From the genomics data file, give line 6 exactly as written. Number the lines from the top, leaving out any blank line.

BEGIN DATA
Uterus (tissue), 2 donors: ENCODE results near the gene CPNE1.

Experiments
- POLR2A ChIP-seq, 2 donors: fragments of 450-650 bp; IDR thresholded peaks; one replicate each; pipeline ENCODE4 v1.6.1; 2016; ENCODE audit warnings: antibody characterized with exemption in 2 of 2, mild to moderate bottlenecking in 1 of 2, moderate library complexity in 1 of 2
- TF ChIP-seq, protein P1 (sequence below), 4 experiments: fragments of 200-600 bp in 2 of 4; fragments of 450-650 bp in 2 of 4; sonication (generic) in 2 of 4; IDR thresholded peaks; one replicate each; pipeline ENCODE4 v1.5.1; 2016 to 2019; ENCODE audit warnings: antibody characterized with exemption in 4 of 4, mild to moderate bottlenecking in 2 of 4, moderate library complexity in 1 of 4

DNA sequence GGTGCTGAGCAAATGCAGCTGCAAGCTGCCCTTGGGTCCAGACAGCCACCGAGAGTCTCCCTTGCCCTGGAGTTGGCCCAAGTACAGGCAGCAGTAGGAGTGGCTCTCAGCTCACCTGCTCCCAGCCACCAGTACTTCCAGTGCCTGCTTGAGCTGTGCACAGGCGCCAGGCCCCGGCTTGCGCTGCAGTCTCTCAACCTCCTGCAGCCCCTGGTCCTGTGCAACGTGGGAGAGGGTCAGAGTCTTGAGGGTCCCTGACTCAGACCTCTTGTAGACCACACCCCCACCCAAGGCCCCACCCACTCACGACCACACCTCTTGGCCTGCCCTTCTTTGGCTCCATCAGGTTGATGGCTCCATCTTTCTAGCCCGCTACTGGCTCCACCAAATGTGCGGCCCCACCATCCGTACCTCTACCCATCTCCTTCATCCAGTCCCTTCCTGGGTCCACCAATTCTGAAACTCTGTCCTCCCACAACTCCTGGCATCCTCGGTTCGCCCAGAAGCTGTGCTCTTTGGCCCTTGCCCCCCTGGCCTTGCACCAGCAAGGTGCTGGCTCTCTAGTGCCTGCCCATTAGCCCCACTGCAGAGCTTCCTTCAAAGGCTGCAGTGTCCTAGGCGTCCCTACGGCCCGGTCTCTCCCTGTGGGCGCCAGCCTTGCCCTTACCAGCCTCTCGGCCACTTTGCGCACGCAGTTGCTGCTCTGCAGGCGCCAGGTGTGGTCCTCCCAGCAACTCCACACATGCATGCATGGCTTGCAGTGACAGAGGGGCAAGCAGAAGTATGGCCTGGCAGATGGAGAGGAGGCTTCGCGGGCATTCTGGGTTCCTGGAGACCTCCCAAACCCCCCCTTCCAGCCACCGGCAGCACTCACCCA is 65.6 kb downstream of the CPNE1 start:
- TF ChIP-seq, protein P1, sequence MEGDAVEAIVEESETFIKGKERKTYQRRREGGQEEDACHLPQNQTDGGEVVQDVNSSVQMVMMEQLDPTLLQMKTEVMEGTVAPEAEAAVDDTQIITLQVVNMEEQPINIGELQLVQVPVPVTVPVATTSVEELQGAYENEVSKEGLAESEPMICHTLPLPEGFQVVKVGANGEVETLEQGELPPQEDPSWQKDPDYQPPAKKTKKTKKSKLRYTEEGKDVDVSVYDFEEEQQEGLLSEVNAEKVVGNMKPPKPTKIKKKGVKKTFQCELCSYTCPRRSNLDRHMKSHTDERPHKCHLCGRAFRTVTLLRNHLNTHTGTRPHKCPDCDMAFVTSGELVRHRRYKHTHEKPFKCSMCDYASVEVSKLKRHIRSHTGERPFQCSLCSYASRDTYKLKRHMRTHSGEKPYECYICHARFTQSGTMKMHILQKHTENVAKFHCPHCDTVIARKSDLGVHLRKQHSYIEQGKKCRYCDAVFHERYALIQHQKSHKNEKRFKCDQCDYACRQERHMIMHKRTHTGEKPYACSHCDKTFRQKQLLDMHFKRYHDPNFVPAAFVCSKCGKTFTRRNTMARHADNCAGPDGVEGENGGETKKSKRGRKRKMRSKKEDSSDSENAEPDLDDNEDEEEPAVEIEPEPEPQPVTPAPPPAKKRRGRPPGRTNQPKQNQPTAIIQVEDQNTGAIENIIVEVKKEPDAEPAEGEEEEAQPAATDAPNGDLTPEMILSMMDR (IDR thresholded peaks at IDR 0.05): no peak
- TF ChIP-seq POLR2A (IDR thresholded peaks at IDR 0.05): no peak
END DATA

- TF ChIP-seq, protein P1, sequence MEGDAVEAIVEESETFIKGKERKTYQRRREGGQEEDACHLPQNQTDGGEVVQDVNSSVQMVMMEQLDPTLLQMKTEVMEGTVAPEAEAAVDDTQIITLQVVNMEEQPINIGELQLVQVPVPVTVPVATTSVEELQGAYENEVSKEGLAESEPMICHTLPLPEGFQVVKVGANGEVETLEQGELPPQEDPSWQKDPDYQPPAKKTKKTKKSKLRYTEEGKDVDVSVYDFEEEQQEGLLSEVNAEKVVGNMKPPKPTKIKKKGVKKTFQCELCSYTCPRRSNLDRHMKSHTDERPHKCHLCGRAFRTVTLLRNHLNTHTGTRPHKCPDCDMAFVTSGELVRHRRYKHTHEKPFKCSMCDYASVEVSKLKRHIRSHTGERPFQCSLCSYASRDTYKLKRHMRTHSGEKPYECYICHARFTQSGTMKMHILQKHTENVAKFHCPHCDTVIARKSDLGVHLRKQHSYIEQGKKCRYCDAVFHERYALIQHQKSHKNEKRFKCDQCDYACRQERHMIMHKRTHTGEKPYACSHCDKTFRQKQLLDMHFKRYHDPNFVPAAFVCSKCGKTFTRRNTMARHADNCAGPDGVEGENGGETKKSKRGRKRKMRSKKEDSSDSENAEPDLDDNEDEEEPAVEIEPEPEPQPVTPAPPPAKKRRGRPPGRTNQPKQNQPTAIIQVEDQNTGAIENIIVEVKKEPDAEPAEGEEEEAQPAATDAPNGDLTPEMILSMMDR (IDR thresholded peaks at IDR 0.05): no peak